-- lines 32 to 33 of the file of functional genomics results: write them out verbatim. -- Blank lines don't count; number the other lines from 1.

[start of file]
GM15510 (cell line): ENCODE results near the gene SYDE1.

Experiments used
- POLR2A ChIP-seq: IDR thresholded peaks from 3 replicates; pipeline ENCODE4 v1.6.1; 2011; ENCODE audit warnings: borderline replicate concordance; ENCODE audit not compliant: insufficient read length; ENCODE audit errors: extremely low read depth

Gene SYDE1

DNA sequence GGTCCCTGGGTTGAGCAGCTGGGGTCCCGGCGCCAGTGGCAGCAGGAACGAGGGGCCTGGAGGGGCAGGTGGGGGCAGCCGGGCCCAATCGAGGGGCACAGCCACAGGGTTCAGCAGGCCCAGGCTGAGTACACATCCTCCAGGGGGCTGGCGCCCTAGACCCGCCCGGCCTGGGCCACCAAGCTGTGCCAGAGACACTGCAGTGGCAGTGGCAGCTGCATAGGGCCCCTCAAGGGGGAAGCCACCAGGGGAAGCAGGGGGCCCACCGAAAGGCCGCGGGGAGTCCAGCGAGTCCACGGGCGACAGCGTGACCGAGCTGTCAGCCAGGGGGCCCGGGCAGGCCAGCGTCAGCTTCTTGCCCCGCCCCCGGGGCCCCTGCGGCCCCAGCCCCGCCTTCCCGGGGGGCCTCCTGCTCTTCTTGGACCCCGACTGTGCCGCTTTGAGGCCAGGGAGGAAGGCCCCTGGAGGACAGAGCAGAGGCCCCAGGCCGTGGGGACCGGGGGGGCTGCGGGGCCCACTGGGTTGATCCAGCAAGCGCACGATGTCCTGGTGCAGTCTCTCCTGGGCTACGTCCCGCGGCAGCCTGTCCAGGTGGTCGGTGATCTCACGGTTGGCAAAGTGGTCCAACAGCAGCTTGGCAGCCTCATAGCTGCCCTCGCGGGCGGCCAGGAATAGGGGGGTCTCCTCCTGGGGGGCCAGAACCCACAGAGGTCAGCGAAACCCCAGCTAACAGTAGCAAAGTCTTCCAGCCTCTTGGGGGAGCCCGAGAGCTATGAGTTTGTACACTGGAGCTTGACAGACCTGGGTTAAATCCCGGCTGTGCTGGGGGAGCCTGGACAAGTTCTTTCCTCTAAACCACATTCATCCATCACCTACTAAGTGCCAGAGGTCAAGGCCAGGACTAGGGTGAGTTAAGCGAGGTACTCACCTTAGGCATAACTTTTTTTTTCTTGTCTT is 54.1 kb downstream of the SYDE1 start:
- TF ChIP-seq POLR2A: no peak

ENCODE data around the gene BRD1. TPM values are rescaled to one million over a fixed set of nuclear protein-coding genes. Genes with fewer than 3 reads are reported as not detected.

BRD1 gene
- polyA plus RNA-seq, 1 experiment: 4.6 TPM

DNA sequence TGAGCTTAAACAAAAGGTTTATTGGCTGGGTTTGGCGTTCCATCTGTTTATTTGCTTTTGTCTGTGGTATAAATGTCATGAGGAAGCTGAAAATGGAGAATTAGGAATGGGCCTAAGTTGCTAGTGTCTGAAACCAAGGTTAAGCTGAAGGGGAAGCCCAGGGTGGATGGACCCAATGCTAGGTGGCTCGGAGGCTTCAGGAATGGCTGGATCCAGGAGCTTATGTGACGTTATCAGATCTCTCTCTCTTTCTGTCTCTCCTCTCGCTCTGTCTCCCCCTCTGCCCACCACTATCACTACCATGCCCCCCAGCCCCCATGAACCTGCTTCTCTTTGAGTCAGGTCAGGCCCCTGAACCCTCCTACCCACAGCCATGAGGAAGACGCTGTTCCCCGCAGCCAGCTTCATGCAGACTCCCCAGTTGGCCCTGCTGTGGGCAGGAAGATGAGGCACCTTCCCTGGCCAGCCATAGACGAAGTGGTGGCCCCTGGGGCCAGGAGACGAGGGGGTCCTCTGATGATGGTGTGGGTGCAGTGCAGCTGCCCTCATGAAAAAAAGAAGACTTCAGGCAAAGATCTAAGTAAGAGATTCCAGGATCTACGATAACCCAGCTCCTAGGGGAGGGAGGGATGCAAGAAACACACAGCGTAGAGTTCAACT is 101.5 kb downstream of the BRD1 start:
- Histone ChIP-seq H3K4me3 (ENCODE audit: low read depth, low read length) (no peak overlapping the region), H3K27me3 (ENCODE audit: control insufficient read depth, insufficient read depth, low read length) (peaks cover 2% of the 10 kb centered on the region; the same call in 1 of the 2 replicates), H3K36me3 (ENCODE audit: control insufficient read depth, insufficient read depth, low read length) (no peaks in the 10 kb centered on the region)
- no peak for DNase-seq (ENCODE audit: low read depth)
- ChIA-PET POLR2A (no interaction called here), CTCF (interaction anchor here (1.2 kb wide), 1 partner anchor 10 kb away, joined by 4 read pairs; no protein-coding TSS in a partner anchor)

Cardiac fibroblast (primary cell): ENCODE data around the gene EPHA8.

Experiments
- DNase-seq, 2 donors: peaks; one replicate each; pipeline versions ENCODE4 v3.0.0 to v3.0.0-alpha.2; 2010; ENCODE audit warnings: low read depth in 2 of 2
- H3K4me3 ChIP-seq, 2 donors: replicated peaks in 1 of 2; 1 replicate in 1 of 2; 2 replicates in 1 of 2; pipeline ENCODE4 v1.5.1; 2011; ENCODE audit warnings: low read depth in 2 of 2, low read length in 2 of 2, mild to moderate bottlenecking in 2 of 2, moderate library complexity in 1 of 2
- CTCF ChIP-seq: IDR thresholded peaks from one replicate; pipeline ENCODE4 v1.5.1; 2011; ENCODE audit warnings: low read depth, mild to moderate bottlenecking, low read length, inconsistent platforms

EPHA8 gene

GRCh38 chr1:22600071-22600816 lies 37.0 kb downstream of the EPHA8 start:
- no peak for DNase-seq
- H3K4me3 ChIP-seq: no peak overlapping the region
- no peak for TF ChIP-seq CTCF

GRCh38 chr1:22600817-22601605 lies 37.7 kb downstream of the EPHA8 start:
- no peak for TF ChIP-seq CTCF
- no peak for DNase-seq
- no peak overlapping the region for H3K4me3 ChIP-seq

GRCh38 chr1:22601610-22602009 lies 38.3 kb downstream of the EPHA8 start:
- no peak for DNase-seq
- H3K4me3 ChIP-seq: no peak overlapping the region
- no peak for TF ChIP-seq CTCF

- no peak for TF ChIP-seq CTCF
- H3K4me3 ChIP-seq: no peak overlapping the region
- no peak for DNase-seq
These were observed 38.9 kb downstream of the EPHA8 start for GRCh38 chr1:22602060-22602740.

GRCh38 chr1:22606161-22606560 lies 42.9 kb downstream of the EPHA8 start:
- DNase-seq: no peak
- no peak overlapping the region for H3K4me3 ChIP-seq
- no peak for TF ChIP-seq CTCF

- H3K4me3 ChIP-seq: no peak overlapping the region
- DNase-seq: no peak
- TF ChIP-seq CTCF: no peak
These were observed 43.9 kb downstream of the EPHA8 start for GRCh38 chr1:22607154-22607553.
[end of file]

- no peak for TF ChIP-seq CTCF
- H3K4me3 ChIP-seq: no peak overlapping the region